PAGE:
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Forthcoming articles
  1. Ezio Di Nucci (forthcoming). Fathers and Abortion. Journal of Medicine and Philosophy:jhu021.
    I argue that it is possible for prospective mothers to wrong prospective fathers by bearing their child; and that lifting paternal liability for child support does not correct the wrong inflicted to fathers. It is therefore sometimes wrong for prospective mothers to bear a child, or so I argue here. I show that my argument for considering the legitimate interests of prospective fathers is not a unique exception to an obvious right to procreate. It is, rather, part of a growing (...)
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  2. Luara Ferracioli & Pablo de Lora (forthcoming). Primum Nocere: Medical Brain Drain and the Duty to Stay. Journal of Medicine and Philosophy.
  3. Andreas Albertsen (forthcoming). Tough Luck and Tough Choices: A Luck Egalitarian Theory of Oral Healh. Journal of Medicine and Philosophy.
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  4. Pieter Bonte, Sigrid Sterckx & Guido Pennings (forthcoming). May the Blessed Man Win: A Critique of the Categorical Preference for Natural Talent Over Doping as Proper Origins of Athletic Ability. Journal of Medicine and Philosophy:jhu024.
    Doping scandals can reveal unresolved tensions between the meritocratic values of equal opportunity + reward for effort and the “talentocratic” love of hereditary privilege. Whence this special reverence for talent? We analyze the following arguments: (1) talent is a unique indicator of greater potential, whereas doping enables only temporary boosts (the fluke critique); (2) developing a talent is an authentic endeavor of “becoming who you are,” whereas reforming the fundamentals of your birth suit via artifice is an act of alienation (...)
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  5. Sune Hannibal Holm (forthcoming). Disease, Dysfunction, and Synthetic Biology. Journal of Medicine and Philosophy:jhu025.
    Theorists analyzing the concept of disease on the basis of the notion of dysfunction consider disease to be dysfunction requiring. More specifically, dysfunction-requiring theories of disease claim that for an individual to be diseased certain biological facts about it must be the case. Disease is not wholly a matter of evaluative attitudes. In this paper, I consider the dysfunction-requiring component of Wakefield’s hybrid account of disease in light of the artifactual organisms envisioned by current research in synthetic biology. In particular, (...)
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  6. Philippe Huguelet (forthcoming). The Contribution of Existential Phenomenology in the Recovery-Oriented Care of Patients with Severe Mental Disorders. Journal of Medicine and Philosophy:jhu023.
    Promoting recovery has become more and more important in the care of patients with severe mental disorders such as psychosis. Recovery is a personal process of growth involving hope, self-identity, meaning in life, and responsibility. Obviously, these components pertain, at least in part, to a psychotherapeutic care perspective. Yet, up to now, recovery has mainly been taken into account in transforming health services and as a general framework for supportive therapy. Existential phenomenology abdicates a theoretical stance and considers issues such (...)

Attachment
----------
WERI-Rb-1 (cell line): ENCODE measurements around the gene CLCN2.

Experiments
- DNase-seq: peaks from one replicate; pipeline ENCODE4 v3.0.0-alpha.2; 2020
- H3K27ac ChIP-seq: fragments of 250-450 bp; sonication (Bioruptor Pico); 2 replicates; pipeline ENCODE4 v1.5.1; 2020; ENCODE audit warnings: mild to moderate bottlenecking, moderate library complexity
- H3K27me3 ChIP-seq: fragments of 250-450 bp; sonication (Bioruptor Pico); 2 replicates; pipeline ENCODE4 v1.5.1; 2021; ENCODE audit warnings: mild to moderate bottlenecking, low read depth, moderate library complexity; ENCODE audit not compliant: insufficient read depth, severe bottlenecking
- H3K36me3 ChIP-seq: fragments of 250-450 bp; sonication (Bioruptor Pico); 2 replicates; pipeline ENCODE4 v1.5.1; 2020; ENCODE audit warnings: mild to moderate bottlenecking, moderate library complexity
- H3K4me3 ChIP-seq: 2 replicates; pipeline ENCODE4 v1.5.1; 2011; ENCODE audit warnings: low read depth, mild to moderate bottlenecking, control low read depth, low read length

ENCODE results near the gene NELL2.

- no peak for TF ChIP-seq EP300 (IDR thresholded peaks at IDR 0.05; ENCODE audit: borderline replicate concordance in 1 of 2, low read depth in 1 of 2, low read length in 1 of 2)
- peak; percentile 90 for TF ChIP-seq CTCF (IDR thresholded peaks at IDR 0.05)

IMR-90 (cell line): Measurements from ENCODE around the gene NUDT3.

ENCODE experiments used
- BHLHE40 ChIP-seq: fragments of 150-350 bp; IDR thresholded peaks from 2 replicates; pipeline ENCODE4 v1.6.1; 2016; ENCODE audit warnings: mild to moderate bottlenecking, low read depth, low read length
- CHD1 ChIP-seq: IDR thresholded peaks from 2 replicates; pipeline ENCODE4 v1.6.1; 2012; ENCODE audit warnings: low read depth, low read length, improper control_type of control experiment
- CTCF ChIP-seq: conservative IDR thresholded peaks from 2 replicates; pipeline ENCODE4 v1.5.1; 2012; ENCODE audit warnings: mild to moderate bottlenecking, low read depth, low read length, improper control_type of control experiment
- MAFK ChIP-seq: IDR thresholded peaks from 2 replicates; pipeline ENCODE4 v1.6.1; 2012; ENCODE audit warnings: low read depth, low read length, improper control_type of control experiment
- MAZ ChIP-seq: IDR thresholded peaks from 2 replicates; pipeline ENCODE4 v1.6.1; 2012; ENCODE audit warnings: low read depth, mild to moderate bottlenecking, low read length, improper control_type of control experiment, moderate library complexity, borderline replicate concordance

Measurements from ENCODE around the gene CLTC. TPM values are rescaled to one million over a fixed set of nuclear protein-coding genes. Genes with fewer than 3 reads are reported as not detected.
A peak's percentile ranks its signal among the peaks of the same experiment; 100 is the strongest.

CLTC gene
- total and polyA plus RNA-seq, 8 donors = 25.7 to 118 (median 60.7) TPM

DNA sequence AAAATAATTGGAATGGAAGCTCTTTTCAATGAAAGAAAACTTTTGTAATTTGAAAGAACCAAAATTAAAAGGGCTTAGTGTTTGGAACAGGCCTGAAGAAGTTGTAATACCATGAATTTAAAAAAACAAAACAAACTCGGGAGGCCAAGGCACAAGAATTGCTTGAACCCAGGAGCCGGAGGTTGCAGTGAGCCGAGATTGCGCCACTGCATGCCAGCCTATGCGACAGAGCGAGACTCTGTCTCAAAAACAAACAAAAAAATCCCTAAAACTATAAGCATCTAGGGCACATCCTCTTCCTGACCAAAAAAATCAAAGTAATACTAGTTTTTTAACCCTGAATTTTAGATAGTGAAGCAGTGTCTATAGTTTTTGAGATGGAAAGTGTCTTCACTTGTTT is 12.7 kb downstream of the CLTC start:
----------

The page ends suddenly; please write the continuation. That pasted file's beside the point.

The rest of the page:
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  7. Erik Krag (forthcoming). Rich, White, and Vulnerable: Rethinking Oppressive Socialization in the Euthanasia Debate. Journal of Medicine and Philosophy:jhu026.
    Anita Silvers (1998) has criticized those who argue that members of marginalized groups are vulnerable to a special threat posed by physician-assisted suicide (PAS) and voluntary active euthanasia (VAE). She argues that paternalistic measures prohibiting PAS/VAE in order to protect these groups only serve to marginalize them further by characterizing them as belonging to a definitively weak class. I offer a new conception of vulnerability, one that demonstrates how rich, educated, white males, who are typically regarded as having their autonomy (...)
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  8. Lasse Nielsen (forthcoming). Qualifying'the Normal Functioning View': Towards a Consensus on a Functioning-Based Framework of Health Justice. Journal of Medicine and Philosophy.
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  9. Bryan C. Pilkington (forthcoming). On Omissions and Artificial Hydration and Nutrition. Journal of Medicine and Philosophy:jhu022.
    Understanding what sorts of things one might be responsible for is an important component of understanding what one should do in situations where the administration of artificial hydration and nutrition are required to sustain the life of a patient. Relying on work done in the philosophy of action and on moral responsibility, I consider the implications of omitting the administration of artificial hydration and nutrition and instances in which the omitting agent would and would not be responsible for the death (...)
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  10. Gregory S. Poore (forthcoming). Why Care for the Severely Disabled? A Critique of MacIntyre's Account. Journal of Medicine and Philosophy:jhu027.
    In Dependent Rational Animals, Alasdair MacIntyre attempts to ground the virtues in a biological account of humans. Drawing from this attempt, he also tries to answer the question of why we should care for the severely disabled. MacIntyre’s difficulty in answering this question begins with the fact that his communities of practices do not naturally include the severely disabled within their membership and care. In response to this difficulty, he provides four reasons for why we should care for the severely (...)
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